In response to a request from Ecuador's Minster of Energy and Mines for an environmental audit of the oil fields in 1994, Texaco asserted that during the company's years of operation they complied with all laws and regulations along with the company's "operating practices which often go beyond the environmental laws and regulations of countries around the globe." (24) In sharp contrast to
Texaco's practices, however, "large [U.S.] operators had mostly abandoned the use of unlined dirt pits to dispose of drilling muds" by the mid-1980s due to more stringent disposal regulations for oil waste prompted by growing health and environmental impact concerns. (25) Less than five percent of oil wastes in the U.S. were damped into dirt pits in 1985, according to a survey by industry trade group American Petroleum Institute. (26) Most drilling muds were shipped to special offsite disposal centers and while most U.S. states with petroleum activity banned the discharge of oil wastes into freshwater streams in the 1940s and 1950s, the U.S. federal government banned such damping nationwide in 1979 with only very limited exceptions. (27) Alternatively, oil companies in the U.S. and many other countries were reinjecting waste into the ground. (28)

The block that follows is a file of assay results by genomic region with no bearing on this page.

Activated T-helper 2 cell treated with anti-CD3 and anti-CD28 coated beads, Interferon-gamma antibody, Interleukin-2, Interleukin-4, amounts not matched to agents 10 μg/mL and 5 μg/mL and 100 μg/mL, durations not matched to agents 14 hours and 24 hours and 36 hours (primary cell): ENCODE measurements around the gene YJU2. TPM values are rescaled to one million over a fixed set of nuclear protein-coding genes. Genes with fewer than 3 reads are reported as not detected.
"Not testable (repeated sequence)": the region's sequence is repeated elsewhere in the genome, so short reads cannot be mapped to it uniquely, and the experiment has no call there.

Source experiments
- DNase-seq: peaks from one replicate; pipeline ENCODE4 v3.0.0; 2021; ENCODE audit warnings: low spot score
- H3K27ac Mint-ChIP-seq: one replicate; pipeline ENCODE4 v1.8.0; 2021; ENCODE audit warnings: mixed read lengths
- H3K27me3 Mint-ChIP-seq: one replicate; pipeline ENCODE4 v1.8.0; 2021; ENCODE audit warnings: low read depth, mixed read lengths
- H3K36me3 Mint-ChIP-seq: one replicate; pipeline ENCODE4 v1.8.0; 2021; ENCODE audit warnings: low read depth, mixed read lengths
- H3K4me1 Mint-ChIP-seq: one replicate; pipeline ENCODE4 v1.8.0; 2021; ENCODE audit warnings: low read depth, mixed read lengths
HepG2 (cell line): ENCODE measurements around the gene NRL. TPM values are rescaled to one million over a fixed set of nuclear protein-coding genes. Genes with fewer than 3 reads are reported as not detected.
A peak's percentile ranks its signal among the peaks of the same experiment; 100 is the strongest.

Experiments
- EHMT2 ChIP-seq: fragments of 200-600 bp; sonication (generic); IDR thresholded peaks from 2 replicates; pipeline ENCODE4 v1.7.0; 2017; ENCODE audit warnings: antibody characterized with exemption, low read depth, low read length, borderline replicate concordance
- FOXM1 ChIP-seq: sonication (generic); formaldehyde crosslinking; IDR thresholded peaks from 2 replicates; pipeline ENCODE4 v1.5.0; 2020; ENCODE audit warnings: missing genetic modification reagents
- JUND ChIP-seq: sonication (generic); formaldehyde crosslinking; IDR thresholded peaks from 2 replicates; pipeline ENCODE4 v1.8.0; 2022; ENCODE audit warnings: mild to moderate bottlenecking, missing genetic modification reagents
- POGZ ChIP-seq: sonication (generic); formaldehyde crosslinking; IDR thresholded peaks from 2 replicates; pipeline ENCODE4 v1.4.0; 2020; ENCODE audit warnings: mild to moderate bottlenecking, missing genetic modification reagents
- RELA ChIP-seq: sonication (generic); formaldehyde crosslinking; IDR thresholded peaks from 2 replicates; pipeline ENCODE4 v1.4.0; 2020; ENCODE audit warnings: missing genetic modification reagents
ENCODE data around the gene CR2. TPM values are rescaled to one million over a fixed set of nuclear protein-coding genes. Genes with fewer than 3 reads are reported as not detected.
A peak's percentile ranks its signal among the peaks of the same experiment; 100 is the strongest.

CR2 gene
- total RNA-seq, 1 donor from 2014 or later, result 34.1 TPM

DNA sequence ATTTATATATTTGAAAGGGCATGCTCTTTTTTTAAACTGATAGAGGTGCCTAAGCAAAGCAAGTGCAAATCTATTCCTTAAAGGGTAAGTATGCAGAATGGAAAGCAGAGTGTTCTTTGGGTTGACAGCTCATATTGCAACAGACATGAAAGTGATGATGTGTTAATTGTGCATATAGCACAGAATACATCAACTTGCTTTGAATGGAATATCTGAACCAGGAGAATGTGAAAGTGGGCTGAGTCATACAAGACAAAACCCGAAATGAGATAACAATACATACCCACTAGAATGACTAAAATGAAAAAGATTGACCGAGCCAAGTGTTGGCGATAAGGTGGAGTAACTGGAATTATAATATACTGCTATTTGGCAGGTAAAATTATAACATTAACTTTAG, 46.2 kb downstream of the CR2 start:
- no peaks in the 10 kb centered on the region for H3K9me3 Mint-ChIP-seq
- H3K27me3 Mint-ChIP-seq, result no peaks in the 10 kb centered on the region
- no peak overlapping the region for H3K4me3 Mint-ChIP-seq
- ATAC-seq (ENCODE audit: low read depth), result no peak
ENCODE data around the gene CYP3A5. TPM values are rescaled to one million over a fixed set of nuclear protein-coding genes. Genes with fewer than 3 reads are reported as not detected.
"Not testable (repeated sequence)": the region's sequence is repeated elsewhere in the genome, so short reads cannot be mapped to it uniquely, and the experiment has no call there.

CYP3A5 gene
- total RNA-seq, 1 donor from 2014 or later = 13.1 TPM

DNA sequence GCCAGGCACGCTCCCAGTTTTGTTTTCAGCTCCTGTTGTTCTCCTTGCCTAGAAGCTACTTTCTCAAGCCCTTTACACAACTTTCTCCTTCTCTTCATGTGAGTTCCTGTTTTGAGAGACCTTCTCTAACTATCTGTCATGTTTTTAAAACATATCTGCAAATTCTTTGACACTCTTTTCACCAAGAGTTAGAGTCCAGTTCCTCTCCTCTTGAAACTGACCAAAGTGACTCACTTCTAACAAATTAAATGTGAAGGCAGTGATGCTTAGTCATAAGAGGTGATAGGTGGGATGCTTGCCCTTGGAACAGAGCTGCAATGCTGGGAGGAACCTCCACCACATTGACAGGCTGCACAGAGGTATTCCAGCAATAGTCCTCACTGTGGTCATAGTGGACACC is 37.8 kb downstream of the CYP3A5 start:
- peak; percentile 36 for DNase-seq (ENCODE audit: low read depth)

According to the interviews and documents produced during discovery in the U.S. case, "Texaco dumped waste water directly into streams and the jungle instead of using disposal methods safer for the environment and public health that became common in the United States during the 1970s and 1980s. Oil company officials regarded those methods as too expensive to be cost-effective in...